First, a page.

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Lifestyle Patterns and Survival Following Breast Cancer in the Carolina Breast Cancer Study

Parada, Humberto Jr.a; Sun, Xuezhengb; Tse, Chiu-Kitb; Olshan, Andrew F.b; Troester, Melissa A.b

doi: 10.1097/EDE.0000000000000933

Background: Few studies have examined the impact of lifestyle patterns on survival following breast cancer. We aimed to identify distinct lifestyle patterns based on five behavior/dietary exposures among a population-based sample of women diagnosed with breast cancer and to examine their association with subsequent survival.

Methods: In the Carolina Breast Cancer Study Phases I/II, we interviewed 1,808 women 20–74 years of age following diagnosis of invasive breast cancer. We determined vital status using the National Death Index (717 deaths, 427 from breast cancer; median follow-up 13.56 years). We assessed lifestyle patterns using a latent class analysis based on five behavioral and dietary exposures: current versus never/former smokers; low versus high vegetable and fruit intake; high and low/moderate, versus no alcohol consumption; and no and low/moderate, versus high regular physical activity. We used Cox regression to estimate covariate-adjusted hazard ratios (HRs) and 95% confidence intervals (CIs) for all-cause mortality, and cause-specific and subdistribution HRs for breast cancer–specific mortality within 5 years and 13 years postdiagnosis conditional on 5-year survival.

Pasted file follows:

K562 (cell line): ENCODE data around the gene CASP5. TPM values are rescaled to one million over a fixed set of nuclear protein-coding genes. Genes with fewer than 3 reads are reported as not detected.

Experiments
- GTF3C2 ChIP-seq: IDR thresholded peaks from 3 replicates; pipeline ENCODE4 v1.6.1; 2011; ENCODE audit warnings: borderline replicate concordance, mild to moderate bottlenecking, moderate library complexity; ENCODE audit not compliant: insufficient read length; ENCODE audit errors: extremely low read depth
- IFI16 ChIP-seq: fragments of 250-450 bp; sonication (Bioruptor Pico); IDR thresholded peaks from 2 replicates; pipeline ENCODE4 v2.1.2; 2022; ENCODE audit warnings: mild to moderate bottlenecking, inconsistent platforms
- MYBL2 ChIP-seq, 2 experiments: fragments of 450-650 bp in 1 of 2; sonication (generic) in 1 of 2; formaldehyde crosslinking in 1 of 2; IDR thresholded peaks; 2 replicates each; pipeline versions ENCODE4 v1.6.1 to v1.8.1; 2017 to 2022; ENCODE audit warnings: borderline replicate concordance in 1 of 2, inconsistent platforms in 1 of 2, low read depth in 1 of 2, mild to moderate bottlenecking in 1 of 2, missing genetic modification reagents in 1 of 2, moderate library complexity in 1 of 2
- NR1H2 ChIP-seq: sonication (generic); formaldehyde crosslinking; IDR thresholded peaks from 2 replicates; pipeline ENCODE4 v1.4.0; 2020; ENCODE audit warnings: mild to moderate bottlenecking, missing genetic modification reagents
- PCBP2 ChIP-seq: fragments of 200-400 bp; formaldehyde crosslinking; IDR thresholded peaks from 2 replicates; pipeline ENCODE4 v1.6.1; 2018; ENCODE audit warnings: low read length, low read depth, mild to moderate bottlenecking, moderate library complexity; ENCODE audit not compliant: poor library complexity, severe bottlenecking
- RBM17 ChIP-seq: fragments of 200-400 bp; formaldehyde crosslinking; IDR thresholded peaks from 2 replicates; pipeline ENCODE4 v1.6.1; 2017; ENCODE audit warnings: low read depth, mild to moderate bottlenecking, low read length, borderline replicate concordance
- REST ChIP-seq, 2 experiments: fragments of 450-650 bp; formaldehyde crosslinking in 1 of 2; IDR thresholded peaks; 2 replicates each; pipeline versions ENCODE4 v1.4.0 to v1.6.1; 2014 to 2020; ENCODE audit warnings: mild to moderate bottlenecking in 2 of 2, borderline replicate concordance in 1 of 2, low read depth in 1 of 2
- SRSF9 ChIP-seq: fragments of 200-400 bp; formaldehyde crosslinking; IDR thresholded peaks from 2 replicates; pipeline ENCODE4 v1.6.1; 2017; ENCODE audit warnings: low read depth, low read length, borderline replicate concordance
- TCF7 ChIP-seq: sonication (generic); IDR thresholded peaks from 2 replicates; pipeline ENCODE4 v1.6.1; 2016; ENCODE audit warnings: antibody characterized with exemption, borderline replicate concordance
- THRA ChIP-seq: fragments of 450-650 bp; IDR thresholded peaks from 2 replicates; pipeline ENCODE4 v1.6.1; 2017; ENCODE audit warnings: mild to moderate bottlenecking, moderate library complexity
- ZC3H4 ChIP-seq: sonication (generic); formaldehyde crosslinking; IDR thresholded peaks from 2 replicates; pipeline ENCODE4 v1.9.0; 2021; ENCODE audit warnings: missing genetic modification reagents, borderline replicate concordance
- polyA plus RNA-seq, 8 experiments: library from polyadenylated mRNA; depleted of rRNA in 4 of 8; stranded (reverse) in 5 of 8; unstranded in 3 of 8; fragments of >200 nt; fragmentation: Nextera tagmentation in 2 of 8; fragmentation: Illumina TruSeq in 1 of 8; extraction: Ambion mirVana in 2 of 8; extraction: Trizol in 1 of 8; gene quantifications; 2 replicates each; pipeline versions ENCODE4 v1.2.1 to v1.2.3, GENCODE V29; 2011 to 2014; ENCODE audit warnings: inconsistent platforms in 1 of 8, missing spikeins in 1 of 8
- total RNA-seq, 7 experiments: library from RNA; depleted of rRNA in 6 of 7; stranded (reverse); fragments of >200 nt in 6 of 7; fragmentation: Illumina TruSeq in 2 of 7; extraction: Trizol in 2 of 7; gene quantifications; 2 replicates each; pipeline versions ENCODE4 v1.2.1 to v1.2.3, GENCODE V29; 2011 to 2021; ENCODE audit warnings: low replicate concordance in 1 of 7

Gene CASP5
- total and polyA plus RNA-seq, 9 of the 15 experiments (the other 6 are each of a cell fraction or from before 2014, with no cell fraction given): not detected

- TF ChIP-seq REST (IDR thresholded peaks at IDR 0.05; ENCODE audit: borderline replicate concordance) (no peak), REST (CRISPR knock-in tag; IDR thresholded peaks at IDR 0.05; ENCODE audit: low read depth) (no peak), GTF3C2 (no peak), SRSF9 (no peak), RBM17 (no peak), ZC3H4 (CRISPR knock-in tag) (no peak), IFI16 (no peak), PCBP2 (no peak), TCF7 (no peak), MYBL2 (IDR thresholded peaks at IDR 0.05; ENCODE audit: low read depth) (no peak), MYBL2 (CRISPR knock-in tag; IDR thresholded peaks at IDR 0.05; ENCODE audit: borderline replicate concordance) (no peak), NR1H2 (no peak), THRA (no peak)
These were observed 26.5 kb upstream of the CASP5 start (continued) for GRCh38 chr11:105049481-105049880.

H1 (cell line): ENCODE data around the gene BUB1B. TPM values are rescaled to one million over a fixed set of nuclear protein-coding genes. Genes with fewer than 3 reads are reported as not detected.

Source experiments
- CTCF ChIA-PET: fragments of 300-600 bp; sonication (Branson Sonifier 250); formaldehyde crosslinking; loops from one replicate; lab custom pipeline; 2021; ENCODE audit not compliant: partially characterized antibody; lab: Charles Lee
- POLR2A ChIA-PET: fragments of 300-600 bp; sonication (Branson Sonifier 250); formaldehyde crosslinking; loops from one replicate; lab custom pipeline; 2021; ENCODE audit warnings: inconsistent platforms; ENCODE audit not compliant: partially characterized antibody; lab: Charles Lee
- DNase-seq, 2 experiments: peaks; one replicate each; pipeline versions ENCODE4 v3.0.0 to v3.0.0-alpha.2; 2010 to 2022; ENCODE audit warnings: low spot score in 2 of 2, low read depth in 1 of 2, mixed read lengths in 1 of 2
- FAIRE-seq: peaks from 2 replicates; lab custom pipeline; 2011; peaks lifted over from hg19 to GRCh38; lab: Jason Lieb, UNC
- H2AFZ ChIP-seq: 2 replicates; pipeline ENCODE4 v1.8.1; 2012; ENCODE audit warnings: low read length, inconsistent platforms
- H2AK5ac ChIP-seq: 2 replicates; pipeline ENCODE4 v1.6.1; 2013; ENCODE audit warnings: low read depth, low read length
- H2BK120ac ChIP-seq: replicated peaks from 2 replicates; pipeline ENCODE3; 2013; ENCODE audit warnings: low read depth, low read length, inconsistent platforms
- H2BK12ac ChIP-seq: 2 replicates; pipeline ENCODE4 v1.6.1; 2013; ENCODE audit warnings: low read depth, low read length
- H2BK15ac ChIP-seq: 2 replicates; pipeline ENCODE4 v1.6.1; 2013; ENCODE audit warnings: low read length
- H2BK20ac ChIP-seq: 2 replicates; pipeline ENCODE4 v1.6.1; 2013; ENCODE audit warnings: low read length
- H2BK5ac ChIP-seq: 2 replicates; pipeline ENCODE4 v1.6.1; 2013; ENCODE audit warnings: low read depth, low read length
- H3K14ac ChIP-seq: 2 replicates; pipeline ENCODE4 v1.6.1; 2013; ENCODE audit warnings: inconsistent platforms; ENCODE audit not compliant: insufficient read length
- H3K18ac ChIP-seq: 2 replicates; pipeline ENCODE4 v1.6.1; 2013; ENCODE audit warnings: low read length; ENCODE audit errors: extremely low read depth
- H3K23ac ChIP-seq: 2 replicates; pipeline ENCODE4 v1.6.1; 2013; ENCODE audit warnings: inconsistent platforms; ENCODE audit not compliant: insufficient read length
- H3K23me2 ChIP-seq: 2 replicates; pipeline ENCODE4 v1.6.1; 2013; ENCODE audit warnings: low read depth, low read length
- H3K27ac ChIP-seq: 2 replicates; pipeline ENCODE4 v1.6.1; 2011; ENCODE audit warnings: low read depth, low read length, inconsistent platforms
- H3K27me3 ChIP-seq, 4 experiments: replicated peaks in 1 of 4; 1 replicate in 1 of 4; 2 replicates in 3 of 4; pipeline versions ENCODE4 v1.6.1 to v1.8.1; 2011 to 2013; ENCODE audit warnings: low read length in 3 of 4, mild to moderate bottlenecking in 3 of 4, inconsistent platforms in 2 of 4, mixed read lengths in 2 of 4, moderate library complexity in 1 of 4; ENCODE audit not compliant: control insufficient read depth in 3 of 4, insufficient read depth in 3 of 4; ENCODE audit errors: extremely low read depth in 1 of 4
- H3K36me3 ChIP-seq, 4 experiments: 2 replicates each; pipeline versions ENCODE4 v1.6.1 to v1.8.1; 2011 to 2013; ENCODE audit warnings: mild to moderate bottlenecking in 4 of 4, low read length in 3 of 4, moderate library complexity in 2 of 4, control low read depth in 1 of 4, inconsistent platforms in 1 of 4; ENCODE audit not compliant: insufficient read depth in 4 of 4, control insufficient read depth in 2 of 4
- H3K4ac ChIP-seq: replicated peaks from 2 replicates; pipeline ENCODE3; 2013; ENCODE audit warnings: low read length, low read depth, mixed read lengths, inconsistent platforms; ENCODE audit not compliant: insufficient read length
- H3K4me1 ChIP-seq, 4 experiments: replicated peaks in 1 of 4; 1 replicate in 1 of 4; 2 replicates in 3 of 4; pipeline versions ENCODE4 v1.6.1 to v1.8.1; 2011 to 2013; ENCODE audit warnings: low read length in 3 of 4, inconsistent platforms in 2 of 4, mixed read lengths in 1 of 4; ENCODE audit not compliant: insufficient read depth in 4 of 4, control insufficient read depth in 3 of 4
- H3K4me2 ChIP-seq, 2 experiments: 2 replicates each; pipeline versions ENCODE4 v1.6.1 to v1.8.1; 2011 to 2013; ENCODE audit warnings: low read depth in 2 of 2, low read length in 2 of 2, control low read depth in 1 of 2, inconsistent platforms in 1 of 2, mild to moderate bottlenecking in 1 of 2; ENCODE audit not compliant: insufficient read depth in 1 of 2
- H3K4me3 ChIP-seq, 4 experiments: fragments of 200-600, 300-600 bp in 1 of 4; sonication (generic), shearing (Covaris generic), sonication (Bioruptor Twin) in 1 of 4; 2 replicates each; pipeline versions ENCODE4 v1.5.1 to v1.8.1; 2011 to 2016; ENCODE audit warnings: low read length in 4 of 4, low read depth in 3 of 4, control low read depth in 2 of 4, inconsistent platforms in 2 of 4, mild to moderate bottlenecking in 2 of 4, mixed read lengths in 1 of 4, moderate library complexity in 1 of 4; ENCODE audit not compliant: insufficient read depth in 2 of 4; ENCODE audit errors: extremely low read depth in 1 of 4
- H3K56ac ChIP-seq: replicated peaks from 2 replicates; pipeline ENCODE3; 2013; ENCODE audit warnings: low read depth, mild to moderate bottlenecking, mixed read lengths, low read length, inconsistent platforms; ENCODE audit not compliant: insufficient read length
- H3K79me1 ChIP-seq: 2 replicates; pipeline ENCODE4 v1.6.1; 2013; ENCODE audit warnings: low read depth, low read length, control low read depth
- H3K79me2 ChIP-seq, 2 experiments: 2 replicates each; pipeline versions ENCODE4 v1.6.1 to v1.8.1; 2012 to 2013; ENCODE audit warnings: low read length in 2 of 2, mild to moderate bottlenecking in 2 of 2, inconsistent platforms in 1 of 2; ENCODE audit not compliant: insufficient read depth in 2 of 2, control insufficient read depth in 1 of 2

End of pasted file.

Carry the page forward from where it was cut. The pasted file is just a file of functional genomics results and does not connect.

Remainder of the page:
Results: We identified three distinct lifestyle patterns: healthy behavior and diet (n = 916); healthy behavior and unhealthy diet (n = 624); and unhealthy behavior and diet (n = 268). The unhealthy (vs. healthy) behavior and diet pattern was associated with a 13-year conditional all-cause mortality HR of 1.4 (95% CI = 1.1, 1.9) and with 13-year conditional breast cancer–specific and subdistribution HRs of 1.2 (95% CI = 0.79, 1.9) and 1.2 (95% CI = 0.77, 1.8), respectively.

Conclusions: Behavioral and dietary patterns can be used to identify lifestyle patterns that influence survival patterns following breast cancer diagnosis.

From the aDivision of Epidemiology & Biostatistics, School of Public Health, San Diego State University, San Diego, CA

bDepartment of Epidemiology, University of North Carolina at Chapel Hill, Chapel Hill, NC.

Submitted March 14, 2018; accepted September 27, 2018.

This research was funded in part by the University Cancer Research Fund of North Carolina and the National Cancer Institute Specialized Program of Research Excellence (SPORE) in Breast Cancer (NIH/NCI P50-CA58223) and by a grant from the National Institute of Environmental Health Sciences (T32 ES007018).

The authors report no conflicts of interest.

The data and computer code for replicating these results would require a collaboration with the senior author, a formal data use agreement, and institutional review board approval from the participating institutions.

Compliance with Ethical Standards.

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Correspondence: Humberto Parada Jr., Division of Epidemiology & Biostatistics, School of Public Health, San Diego State University, 5500 Campanile Drive, Hardy Tower Room 168, San Diego, CA 92182. E-mail:

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